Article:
The Rafah crossing is formally controlled by Egypt and Palestinian authorities in Gaza. But Israel controls the skies and continues to bomb the area.

Israeli airstrikes continued early Thursday, including on areas in the south of Gaza that Israel had designated safe zones, according to the Associated Press. The strikes hit several homes in Rafah, the town that borders Egypt, the AP reported.

Egypt also has its own political and security concerns and wants to avoid having a large number of Palestinians entering it. Authorities in Cairo have said they won’t permit foreign nationals to cross into Sinai unless there is a pause in hostilities to allow aid through, Mustapha Bakri, a member of the Egyptian parliament, told Egyptian newspaper al-Masry al-Youm.

Israeli officials said last week that no aid can enter Gaza until Israeli hostages captured by Hamas are released. Israel is also concerned about weapons being smuggled into Gaza through aid convoys. Over the weekend, officials discussed the possibility of setting up a screening mechanism that would allow the Israelis to inspect goods entering Gaza, The Washington Post reported.

But for Egypt, having Israeli inspectors operating on its soil is a non-starter.

Opening the Rafah crossing to humanitarian aid — and to foreign nationals, including the estimated 500-600 U.S. citizens trapped in Gaza, who wish to leave — was a key topic of discussion during Secretary of State Antony Blinken’s whirlwind Middle East tour in recent days.

U.S. diplomats are trying to monitor the Rafah crossing, but Egyptian officials have held them back, citing specific security threats, a State Department official told The Post on Monday, speaking on the condition of anonymity to discuss a sensitive diplomatic matter.

What is blocking the deliveries?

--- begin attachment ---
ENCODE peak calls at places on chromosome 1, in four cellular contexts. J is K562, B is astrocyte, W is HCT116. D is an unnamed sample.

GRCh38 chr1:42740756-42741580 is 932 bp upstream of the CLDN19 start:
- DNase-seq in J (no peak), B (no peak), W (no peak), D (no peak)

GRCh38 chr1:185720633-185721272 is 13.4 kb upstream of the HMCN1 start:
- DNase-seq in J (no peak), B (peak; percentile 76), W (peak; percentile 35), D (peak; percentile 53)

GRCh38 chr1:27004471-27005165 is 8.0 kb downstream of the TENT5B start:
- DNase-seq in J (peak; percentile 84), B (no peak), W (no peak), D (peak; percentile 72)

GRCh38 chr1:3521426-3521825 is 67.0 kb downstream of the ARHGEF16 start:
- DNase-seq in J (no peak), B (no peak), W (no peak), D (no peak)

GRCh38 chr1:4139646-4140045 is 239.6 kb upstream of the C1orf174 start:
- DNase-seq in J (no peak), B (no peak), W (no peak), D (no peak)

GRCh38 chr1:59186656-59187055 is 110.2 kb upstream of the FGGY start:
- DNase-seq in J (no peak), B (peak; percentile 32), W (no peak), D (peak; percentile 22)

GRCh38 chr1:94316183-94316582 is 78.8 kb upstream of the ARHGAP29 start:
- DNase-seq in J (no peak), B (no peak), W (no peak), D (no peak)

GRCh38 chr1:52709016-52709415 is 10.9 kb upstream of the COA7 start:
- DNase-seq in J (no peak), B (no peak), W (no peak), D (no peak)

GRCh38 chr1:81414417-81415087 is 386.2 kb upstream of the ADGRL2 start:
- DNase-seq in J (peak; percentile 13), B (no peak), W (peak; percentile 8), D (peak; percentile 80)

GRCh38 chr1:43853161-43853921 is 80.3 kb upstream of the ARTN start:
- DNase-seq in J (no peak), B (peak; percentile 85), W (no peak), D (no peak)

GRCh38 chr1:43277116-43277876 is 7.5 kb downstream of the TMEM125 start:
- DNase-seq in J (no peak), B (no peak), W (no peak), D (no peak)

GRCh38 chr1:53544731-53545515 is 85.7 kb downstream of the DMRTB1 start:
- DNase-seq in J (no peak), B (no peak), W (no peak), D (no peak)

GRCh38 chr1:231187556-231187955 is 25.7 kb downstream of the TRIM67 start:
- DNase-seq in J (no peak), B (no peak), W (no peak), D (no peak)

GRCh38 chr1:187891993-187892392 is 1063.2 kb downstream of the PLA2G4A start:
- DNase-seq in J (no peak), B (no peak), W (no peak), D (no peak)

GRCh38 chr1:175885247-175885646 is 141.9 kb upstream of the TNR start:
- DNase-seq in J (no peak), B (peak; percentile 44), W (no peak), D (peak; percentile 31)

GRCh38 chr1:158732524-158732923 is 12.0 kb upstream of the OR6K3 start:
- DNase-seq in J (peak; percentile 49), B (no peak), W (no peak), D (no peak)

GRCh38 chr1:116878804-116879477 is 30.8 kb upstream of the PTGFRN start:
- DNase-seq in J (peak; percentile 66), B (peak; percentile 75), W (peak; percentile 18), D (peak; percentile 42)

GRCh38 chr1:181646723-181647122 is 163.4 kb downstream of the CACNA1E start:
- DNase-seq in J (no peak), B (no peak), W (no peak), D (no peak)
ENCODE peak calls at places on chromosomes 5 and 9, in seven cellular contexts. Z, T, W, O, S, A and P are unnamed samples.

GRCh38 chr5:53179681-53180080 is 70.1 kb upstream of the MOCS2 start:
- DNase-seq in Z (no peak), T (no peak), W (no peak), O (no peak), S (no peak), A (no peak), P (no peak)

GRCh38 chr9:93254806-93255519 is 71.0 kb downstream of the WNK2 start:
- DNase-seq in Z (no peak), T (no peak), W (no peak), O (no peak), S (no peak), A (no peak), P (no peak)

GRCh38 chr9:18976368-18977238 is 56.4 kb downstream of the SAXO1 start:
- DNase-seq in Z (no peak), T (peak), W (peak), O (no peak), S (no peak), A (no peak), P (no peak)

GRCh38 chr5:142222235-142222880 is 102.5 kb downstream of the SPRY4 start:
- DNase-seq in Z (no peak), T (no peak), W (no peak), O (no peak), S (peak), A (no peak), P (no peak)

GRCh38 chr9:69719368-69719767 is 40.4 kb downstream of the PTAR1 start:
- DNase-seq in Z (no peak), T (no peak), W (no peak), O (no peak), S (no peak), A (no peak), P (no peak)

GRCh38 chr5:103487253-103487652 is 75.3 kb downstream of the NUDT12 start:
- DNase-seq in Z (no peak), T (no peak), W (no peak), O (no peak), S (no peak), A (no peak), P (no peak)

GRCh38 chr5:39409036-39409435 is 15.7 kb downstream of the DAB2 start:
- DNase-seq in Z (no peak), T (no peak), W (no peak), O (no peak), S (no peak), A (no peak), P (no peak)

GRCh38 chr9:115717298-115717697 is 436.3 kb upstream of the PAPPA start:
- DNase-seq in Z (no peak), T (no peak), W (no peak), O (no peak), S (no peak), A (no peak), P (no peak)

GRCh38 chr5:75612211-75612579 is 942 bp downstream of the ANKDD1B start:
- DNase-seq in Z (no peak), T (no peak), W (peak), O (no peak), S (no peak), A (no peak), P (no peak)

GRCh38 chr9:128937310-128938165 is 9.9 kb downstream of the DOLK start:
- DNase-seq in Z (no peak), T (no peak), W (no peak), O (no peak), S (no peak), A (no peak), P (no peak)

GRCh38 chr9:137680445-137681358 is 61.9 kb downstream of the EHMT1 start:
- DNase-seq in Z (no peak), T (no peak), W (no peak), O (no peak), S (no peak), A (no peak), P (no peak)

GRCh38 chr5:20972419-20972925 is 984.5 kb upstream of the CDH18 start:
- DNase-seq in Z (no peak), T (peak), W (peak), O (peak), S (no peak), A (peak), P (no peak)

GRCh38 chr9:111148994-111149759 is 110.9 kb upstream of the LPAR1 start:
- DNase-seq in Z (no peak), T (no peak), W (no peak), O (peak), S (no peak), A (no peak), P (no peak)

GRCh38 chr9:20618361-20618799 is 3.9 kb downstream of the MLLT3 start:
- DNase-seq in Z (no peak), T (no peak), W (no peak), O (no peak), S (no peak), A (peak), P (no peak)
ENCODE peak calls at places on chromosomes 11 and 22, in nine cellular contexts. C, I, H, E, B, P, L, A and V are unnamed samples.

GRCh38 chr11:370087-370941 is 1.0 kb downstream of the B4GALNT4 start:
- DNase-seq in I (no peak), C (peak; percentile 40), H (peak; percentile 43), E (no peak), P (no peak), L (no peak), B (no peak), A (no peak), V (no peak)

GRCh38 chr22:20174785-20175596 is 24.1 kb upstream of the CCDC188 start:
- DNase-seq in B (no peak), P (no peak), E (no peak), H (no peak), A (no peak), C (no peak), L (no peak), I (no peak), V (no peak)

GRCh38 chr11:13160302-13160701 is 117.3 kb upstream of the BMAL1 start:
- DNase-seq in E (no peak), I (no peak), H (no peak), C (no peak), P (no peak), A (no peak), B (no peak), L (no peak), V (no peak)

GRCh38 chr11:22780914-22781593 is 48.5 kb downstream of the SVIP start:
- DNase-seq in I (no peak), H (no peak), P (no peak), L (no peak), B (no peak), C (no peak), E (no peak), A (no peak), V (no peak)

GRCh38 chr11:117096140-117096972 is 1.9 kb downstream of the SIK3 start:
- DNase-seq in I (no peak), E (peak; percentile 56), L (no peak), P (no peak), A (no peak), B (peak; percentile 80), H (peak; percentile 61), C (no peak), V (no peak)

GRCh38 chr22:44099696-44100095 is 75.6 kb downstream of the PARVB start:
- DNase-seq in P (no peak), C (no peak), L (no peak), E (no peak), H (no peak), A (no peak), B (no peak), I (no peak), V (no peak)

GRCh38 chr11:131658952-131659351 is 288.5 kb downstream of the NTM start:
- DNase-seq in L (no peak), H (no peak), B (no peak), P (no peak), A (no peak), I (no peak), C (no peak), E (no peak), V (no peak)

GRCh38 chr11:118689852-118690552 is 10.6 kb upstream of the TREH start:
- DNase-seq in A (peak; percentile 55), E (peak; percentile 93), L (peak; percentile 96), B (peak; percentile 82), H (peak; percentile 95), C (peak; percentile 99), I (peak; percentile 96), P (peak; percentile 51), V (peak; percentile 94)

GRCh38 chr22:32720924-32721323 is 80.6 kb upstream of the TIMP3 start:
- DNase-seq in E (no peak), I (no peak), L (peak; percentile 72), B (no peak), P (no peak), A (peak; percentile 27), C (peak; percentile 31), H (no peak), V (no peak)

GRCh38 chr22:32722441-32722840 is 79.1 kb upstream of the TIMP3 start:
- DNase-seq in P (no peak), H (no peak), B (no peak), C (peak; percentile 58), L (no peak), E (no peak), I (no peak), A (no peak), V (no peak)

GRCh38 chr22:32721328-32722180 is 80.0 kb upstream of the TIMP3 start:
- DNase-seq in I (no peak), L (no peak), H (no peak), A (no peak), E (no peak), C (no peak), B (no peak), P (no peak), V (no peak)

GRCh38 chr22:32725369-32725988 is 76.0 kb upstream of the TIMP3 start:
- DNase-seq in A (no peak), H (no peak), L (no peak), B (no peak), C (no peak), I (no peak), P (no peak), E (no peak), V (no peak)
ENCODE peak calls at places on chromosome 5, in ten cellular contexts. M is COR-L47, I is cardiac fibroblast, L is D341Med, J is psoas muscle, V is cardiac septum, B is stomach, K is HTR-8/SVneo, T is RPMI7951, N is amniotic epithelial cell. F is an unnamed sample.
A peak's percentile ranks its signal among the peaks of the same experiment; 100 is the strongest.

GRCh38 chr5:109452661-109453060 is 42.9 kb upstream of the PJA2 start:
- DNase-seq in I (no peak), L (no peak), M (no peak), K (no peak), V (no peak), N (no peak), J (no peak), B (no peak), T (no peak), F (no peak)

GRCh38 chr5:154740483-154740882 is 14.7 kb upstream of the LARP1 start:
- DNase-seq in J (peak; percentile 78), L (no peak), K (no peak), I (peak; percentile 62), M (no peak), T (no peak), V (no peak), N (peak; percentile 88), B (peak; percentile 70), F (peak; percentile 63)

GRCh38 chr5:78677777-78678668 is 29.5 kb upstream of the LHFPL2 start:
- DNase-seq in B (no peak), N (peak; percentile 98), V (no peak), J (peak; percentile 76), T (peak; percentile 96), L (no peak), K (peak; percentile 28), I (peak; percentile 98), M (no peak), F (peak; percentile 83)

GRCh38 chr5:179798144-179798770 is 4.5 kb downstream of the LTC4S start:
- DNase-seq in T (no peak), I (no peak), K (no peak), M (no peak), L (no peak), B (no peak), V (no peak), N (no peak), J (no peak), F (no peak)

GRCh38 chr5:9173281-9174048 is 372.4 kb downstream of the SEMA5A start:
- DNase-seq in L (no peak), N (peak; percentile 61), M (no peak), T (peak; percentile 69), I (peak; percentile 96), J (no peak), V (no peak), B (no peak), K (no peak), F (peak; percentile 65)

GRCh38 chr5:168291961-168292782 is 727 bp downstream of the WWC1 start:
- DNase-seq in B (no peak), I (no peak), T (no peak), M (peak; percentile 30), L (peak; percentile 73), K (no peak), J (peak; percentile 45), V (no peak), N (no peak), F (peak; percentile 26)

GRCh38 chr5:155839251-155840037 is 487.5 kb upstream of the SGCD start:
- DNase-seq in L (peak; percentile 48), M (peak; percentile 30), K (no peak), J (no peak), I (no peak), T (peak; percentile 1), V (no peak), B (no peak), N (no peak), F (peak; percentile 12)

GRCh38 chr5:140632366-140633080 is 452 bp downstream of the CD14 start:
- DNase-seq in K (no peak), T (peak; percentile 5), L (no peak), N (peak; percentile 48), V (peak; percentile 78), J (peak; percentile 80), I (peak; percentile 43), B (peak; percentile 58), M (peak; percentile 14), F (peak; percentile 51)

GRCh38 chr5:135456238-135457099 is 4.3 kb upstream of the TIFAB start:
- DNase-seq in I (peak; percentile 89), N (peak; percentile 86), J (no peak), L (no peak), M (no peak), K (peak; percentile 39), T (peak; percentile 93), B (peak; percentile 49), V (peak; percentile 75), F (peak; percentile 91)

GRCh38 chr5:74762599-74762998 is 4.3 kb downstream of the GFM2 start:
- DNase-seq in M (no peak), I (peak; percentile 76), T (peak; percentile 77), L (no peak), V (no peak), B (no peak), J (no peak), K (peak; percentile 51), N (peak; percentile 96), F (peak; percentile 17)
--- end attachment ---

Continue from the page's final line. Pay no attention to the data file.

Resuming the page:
After Egypt agreed to open the Rafah crossing for aid deliveries, Biden said that up to 20 trucks of humanitarian aid could enter Gaza.

Netanyahu, meanwhile, said Wednesday that his country will not allow aid in through its own borders with Gaza but will not stop deliveries from Egypt — on the conditions they contain only “food, water and medicine for the civilian population” and do not reach Hamas.

In historic visit, Biden embraces Israel, raises hope for Gaza aid

But the war is continuing, and the United States on Wednesday vetoed a U.N. Security Council resolution calling for a humanitarian pause in the fighting to allow aid to reach civilians.

U.N. aid chief Martin Griffiths also told The Post on Wednesday that key aspects of the deal had still not been addressed — and most notably that there was still no mechanism to verify the contents of the aid shipments.

The number of trucks involved in the deliveries may also be an issue.

“We need to start with a serious number of trucks going in, and we need to build up to the 100 trucks a day that used to be the case of the aid program going into Gaza,” Griffiths said in an interview with CNN.

Khalid Zayed, the head of the Red Crescent for North Sinai, said more than 200 trucks and some 3,000 tons of aid are at or near the Rafah crossing, according to the AP, which reported that Egypt still needed to repair the road into Gaza after it was damaged in airstrikes.

Karen DeYoung, Yasmin Abutaleb in Washington, Annabelle Timsit, John Hudson in Amman, Jordan, Tyler Page in Tel Aviv, Kareem Fahim in Beirut, Kelly Kasulis Cho in Seoul and Victoria Bisset in London contributed to this report.